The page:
Of perhaps greater interest to historically-minded folks is the renovation of the David Chapman Bennett house (C. 1875) at 731 Samuels Avenue. (there's no separate thread for it so I'm adding it here) The owners have recently replaced all of the old cypress clapboards with new cedar boards, installing insulation around the house. New copper gutters have been added and the house repainted in green. The former Bennett-(Thomas P.) Fenelon house is now one of Fort Worth's best looking Victorian era renovations. Hats off to the owners for investing in local history.
David C. Bennett came to Fort Worth in the early 1870's from Rochester Minnesota and opened a dry goods business near the courthouse square. He later was a founder of the First national bank in Fort Worth and remained a vice-president until his death in 1910. It was later bought by Thomas P. Fenelon, general agent for the Santa Fe Railroad. Mr. Fenelon's daughters lived in the house until they passed away in the 1990's. The property has changed hands a couple of time since then but the current owners have invested a tremendous amount of time, money, and energy in bringing the house to its current appearance. The landscaping has long been among the best in the neighborhood. (wish I had a photo to share)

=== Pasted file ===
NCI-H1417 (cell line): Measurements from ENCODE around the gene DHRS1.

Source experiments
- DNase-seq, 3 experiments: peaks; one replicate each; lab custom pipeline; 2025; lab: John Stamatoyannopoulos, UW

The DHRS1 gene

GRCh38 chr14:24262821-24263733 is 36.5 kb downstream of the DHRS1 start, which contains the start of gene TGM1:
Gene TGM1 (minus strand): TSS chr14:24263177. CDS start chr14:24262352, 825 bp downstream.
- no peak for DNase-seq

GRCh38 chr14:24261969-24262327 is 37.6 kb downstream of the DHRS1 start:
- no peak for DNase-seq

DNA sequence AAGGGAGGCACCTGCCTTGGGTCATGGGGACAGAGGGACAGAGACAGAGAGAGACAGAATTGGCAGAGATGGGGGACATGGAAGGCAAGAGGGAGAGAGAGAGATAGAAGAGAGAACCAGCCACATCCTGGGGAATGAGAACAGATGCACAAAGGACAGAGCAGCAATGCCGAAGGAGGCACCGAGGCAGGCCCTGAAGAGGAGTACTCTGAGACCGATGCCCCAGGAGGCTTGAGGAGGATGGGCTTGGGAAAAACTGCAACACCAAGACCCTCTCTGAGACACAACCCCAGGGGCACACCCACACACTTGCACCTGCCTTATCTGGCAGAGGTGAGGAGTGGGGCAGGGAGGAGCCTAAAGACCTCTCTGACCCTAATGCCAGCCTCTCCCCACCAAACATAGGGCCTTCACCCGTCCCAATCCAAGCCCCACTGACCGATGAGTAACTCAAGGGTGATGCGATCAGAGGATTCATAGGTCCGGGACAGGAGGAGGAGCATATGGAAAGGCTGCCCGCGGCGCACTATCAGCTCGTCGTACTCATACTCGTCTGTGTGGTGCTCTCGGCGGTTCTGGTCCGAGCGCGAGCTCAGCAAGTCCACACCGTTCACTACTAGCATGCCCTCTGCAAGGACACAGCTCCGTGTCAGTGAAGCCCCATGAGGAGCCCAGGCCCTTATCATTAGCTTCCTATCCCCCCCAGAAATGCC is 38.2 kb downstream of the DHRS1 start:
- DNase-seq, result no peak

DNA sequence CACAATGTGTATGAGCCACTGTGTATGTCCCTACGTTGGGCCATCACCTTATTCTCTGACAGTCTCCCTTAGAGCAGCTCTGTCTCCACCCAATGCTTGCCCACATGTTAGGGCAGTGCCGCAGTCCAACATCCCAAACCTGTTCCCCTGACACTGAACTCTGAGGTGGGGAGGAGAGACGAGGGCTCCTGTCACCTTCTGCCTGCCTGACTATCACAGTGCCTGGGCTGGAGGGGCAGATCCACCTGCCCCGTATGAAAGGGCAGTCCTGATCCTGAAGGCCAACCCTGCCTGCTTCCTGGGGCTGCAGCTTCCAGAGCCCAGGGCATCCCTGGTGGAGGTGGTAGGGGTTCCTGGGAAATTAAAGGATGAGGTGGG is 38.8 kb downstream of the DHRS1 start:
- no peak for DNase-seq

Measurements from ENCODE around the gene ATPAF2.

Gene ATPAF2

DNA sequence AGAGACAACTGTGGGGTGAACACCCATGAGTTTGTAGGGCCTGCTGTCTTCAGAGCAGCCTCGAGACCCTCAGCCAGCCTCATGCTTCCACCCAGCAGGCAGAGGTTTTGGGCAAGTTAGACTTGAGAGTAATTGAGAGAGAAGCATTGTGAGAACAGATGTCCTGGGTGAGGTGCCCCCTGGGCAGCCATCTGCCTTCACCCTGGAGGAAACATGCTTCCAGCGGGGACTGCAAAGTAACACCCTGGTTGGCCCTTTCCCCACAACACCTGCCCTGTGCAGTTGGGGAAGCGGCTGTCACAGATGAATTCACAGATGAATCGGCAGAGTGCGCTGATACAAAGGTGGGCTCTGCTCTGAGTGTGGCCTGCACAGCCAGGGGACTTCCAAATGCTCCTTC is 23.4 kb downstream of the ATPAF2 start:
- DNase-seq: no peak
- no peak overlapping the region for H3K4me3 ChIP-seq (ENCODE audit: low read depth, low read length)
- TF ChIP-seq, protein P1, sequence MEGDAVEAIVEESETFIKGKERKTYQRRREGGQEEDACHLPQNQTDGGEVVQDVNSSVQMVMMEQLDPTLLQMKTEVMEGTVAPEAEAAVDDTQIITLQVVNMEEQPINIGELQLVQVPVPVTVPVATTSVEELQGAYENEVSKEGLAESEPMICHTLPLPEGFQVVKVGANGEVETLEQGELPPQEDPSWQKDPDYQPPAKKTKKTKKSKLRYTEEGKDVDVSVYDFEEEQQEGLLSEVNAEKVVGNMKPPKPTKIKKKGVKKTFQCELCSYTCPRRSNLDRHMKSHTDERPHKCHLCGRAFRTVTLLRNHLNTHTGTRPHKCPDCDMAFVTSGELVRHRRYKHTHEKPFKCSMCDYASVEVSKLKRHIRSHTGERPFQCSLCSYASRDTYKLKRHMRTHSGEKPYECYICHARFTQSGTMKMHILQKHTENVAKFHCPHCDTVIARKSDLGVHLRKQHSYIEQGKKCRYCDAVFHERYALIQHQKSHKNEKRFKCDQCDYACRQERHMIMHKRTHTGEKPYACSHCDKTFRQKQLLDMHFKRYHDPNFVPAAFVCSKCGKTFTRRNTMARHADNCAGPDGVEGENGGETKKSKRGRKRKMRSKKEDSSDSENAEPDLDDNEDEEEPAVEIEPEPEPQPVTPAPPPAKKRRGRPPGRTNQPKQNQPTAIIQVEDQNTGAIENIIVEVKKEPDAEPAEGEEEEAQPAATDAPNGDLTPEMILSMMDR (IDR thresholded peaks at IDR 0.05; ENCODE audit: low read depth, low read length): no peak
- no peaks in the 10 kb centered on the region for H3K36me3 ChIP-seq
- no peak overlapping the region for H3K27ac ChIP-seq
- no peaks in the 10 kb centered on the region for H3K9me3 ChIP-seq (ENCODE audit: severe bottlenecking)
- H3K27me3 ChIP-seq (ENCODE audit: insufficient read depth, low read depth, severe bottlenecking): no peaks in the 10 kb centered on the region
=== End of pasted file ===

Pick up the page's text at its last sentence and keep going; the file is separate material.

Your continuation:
What many do not know is that the Bennett house was built in two stages. The earliest stage was an "I" type brick house with a south facing porch. It likely dates to around 1875. The solid brick walls are over a foot thick. When the frame addition which is now the front of the house was added, (making the "I" plan into a "T" plan house) apparently the brick in the back portion was covered with nailer strips and clapboards were added over the brick to make it visually match the new addition. The back portion also has a stone walled basement, something Mr. Bennett was probably familiar with from his days in chilly Minnesota. The Bennett-Fenelon House is one of only two 1870's houses remaining in Fort Worth on their original sites. (the VanZandt farm cottage being the other one) It is also the sole remaining example of the Victorian Italianate style in Fort Worth. Our own home in the 800 block of Samuels is in the Bennett Addition, once owned by David Bennett. Morrison Street, which is on the south side of the Bennett addition, is named after little Morrison Bennett, who according to local lore, drowned tragically at a young age. Morrison Street joins Bennett street which is west and runs parallel to Samuels Avenue. Besides the former Garvey mansion, the Bennett-Fenelon house is arguably the most historically and architecturally important house remaining on Samuels. Good to see it preserved for the foreseeable future. Now if only someone could do the same with the Garvey house...
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